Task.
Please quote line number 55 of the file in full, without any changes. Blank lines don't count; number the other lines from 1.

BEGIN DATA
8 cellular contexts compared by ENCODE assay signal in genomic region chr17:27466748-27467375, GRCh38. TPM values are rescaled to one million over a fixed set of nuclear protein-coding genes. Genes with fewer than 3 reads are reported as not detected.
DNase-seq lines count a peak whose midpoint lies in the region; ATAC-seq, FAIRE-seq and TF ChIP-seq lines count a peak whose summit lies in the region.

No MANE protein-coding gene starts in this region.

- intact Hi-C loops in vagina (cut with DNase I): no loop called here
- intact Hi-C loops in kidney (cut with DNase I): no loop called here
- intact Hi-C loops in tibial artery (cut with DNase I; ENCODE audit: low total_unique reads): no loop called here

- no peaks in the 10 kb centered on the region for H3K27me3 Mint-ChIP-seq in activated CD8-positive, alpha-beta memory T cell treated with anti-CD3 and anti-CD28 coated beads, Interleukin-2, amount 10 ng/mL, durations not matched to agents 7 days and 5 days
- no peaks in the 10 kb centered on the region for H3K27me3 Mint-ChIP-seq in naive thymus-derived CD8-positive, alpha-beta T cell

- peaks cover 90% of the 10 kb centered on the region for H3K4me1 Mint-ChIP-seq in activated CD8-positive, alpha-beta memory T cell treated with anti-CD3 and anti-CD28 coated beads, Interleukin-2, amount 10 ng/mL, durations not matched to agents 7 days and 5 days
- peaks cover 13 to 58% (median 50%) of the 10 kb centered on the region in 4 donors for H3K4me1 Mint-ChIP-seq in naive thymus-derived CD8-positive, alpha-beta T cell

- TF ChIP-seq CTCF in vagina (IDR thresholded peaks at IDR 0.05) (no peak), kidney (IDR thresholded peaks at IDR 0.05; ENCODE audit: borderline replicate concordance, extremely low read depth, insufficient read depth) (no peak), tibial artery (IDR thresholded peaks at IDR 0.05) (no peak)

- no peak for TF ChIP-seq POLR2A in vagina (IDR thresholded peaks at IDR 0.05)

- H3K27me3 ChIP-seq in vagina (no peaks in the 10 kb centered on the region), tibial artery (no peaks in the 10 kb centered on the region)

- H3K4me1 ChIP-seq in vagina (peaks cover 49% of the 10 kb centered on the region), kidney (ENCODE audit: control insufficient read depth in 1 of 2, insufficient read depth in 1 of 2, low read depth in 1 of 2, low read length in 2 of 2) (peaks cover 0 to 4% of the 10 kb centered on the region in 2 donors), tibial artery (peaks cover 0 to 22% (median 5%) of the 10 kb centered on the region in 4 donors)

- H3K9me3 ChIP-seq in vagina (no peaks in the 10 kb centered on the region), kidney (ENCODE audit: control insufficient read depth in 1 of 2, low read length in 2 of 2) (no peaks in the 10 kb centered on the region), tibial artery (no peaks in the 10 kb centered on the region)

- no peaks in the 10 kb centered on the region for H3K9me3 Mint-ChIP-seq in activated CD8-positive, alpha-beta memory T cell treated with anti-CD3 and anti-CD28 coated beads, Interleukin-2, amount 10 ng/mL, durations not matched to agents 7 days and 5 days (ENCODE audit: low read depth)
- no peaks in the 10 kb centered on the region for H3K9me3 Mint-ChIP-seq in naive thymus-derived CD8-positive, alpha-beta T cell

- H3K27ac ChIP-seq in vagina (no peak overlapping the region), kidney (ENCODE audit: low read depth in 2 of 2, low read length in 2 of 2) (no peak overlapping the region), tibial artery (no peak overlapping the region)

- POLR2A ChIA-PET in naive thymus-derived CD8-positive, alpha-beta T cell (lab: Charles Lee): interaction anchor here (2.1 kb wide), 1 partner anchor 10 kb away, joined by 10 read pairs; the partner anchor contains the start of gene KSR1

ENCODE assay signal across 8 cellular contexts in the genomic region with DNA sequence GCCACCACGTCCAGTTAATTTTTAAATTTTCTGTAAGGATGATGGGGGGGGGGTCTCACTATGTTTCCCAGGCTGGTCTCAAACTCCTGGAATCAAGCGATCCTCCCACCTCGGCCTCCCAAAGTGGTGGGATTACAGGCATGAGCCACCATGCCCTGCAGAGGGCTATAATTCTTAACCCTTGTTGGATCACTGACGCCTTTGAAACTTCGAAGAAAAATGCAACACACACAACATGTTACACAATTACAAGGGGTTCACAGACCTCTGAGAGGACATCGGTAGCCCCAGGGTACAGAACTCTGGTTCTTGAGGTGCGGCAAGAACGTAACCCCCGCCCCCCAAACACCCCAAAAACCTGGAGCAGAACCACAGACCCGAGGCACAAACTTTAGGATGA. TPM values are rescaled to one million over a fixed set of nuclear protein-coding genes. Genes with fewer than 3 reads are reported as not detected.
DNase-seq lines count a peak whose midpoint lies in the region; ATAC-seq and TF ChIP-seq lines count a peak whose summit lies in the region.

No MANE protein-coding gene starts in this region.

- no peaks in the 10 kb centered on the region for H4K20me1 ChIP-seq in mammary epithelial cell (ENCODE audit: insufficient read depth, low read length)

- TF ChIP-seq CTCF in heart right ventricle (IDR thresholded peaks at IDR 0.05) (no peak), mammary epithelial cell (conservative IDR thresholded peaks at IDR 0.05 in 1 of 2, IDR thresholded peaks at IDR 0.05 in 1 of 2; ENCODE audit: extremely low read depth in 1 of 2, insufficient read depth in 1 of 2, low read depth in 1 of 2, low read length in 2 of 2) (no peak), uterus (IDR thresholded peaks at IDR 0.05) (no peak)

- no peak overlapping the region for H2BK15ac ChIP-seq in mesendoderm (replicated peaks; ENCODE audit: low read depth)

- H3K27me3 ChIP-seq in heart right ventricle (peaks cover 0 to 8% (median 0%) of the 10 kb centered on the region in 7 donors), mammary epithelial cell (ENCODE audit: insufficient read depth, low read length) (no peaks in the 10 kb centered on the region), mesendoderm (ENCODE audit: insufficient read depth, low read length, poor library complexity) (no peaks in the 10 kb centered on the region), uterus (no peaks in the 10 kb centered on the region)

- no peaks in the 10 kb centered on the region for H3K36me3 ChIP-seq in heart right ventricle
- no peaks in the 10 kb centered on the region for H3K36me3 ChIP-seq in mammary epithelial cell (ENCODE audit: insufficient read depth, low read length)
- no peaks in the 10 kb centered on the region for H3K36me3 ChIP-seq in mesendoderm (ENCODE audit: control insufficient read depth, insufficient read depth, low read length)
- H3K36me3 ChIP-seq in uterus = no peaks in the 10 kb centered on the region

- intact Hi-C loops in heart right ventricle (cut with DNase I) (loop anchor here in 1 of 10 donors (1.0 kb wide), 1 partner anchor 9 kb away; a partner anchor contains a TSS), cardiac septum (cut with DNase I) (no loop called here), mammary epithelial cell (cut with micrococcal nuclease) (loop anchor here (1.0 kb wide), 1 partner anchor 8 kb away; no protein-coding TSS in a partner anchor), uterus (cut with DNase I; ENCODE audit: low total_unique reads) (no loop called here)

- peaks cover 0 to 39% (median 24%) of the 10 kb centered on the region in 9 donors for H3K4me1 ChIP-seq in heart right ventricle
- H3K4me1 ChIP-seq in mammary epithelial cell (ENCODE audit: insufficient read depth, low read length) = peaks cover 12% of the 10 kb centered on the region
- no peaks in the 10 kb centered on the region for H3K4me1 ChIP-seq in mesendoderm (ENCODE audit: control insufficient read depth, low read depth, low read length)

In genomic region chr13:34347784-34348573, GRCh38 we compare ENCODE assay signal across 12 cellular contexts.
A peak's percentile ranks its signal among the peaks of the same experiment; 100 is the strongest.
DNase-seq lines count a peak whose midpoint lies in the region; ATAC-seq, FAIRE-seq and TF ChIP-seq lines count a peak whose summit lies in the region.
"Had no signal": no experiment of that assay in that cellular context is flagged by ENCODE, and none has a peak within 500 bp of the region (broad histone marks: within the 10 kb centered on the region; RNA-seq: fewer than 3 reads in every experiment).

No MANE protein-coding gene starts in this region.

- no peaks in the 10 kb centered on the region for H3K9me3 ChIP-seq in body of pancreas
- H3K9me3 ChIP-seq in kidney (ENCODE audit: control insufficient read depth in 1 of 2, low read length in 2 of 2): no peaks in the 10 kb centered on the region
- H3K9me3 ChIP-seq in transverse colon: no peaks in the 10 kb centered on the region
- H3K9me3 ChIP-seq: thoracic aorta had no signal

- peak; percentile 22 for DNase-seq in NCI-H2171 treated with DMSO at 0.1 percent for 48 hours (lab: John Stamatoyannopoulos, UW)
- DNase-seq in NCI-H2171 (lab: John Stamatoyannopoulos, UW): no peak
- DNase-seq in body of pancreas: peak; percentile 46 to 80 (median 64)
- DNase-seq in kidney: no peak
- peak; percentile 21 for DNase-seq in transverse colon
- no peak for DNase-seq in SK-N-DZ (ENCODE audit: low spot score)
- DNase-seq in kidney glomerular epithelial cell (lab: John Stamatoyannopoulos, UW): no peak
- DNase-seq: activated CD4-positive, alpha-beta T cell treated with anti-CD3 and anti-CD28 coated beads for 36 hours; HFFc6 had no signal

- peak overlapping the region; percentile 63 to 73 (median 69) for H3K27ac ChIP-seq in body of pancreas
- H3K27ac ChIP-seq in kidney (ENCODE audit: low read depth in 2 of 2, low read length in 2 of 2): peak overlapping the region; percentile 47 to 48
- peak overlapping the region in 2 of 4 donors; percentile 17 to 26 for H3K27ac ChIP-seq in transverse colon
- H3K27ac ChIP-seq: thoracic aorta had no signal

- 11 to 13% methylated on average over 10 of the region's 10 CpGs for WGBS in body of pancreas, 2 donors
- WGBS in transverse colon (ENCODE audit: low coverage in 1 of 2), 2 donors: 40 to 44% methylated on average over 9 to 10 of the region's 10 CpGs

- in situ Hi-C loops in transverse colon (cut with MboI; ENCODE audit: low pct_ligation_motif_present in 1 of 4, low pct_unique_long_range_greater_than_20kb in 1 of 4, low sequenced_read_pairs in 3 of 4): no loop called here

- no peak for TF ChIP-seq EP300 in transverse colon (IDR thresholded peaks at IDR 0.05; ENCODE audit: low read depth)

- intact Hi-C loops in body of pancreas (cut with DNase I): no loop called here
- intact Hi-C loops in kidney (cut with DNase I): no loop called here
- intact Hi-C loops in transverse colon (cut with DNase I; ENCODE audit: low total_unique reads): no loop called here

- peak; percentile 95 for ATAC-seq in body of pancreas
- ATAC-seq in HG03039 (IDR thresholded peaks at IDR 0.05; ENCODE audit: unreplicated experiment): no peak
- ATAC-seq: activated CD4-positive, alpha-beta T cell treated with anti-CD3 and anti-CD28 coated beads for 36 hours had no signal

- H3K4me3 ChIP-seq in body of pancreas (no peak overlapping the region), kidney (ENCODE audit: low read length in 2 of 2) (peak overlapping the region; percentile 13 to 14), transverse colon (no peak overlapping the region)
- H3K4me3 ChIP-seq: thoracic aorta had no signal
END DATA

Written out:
- H3K27ac ChIP-seq: thoracic aorta had no signal